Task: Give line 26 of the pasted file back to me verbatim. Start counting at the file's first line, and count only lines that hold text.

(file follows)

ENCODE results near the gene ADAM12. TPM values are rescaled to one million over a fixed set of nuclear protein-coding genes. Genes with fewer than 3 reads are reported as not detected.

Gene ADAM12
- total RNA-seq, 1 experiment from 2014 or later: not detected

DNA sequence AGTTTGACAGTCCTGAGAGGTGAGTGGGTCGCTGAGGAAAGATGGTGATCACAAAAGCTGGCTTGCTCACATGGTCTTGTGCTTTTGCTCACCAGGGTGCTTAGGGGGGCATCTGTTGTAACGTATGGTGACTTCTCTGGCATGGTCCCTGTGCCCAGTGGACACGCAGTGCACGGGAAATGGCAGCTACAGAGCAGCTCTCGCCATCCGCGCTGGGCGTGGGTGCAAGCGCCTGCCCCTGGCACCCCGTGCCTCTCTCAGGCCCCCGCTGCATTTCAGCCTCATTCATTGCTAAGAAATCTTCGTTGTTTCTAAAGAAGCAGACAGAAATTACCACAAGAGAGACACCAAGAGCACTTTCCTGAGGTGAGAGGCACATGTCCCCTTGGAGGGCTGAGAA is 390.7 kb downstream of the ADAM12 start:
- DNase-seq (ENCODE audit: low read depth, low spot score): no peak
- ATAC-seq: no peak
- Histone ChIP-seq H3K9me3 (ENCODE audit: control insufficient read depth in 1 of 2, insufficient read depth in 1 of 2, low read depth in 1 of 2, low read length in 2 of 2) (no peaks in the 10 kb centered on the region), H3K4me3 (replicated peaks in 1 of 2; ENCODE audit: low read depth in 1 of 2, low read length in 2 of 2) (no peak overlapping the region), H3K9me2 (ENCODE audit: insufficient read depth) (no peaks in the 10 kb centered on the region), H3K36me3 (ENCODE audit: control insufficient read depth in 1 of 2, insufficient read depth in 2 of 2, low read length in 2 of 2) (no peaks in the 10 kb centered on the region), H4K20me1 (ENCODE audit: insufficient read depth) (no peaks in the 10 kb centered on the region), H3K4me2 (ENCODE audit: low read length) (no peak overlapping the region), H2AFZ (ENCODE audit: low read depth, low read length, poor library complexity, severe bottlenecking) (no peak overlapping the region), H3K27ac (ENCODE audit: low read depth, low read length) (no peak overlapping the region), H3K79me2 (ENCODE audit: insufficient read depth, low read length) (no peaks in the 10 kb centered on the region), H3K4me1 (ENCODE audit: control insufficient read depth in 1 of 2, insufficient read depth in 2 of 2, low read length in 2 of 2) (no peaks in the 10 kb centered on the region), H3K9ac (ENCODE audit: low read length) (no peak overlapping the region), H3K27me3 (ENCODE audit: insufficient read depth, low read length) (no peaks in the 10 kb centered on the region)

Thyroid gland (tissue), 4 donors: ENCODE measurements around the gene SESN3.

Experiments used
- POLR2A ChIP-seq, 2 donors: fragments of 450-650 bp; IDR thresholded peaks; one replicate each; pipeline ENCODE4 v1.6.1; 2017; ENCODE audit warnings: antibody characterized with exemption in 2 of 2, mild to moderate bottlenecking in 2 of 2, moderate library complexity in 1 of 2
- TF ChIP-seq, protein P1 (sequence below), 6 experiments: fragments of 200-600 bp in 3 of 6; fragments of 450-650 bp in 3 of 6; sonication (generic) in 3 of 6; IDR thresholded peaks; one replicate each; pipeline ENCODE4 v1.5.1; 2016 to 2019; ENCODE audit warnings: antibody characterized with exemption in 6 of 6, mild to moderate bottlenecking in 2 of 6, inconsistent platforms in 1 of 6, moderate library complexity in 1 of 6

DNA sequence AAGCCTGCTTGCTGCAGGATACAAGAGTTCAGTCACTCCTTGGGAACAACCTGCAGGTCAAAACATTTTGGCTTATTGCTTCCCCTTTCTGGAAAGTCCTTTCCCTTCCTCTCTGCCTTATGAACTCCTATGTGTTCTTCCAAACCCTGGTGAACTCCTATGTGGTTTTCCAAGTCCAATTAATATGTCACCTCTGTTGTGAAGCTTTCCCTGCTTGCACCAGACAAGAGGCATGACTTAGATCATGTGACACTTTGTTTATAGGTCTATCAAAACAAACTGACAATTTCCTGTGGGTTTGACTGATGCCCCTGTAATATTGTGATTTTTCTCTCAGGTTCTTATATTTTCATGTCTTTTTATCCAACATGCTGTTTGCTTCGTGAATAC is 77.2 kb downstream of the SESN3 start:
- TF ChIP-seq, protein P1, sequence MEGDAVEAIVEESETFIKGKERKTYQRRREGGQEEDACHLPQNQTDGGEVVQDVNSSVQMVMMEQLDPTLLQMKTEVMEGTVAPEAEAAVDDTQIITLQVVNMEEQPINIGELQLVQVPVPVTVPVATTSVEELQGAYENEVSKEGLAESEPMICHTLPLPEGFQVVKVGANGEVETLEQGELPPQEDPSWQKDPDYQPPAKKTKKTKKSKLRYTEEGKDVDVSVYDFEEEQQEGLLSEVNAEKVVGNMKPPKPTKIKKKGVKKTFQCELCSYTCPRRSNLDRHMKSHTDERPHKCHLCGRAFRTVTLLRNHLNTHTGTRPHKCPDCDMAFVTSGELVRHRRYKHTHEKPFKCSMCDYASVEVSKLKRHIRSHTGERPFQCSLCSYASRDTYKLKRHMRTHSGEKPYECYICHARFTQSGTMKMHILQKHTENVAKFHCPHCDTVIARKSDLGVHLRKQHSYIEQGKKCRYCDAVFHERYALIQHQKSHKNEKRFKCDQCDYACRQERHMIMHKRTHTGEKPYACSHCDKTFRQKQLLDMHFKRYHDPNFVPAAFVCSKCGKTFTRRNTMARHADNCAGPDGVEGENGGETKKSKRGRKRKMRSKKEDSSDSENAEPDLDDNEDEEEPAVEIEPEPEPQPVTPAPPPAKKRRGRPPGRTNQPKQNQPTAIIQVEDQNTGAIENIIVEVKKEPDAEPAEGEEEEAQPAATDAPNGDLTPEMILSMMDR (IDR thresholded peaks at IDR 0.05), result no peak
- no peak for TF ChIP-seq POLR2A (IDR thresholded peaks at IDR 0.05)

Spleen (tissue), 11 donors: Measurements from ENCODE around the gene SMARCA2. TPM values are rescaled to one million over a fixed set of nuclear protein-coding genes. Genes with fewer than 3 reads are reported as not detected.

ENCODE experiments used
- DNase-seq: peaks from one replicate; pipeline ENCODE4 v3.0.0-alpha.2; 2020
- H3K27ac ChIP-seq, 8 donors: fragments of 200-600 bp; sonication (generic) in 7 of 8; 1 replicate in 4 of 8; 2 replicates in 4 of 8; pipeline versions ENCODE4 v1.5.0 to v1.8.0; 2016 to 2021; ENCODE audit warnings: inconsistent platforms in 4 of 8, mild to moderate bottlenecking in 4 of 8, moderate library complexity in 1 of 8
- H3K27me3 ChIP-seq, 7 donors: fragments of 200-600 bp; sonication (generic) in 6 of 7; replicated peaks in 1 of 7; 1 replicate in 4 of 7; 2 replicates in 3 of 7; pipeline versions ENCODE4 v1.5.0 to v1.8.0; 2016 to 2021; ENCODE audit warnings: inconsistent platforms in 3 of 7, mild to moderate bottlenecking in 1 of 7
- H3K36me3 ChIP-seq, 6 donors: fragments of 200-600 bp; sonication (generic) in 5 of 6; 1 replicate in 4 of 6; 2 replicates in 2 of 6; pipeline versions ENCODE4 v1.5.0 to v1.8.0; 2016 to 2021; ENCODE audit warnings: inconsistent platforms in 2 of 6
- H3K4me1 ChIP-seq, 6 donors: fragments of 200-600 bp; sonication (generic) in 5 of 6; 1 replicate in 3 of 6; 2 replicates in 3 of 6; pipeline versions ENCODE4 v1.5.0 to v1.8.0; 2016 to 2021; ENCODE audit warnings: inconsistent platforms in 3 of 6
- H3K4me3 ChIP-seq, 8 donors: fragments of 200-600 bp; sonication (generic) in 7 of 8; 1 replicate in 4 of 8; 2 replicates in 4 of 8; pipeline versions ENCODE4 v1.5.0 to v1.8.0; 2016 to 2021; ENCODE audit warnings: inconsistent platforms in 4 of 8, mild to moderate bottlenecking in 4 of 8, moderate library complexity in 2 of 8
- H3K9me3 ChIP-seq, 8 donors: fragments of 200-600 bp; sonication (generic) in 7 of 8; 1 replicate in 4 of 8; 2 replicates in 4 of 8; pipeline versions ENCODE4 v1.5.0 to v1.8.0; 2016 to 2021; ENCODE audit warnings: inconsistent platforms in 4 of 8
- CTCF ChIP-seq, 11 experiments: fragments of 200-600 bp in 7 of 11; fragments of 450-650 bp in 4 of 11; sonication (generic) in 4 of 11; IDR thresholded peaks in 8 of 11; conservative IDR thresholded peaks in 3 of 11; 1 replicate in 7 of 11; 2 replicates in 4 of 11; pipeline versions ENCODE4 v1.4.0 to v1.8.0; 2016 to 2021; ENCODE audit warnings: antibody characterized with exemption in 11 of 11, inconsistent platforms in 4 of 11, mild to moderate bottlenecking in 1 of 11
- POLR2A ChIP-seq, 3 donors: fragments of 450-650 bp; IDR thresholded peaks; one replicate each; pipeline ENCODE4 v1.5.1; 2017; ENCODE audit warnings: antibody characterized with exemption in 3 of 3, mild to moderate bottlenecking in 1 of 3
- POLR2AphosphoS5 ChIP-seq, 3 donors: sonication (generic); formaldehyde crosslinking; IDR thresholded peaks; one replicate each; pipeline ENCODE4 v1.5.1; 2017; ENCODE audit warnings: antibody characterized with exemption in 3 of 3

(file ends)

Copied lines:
- POLR2AphosphoS5 ChIP-seq, 3 donors: sonication (generic); formaldehyde crosslinking; IDR thresholded peaks; one replicate each; pipeline ENCODE4 v1.5.1; 2017; ENCODE audit warnings: antibody characterized with exemption in 3 of 3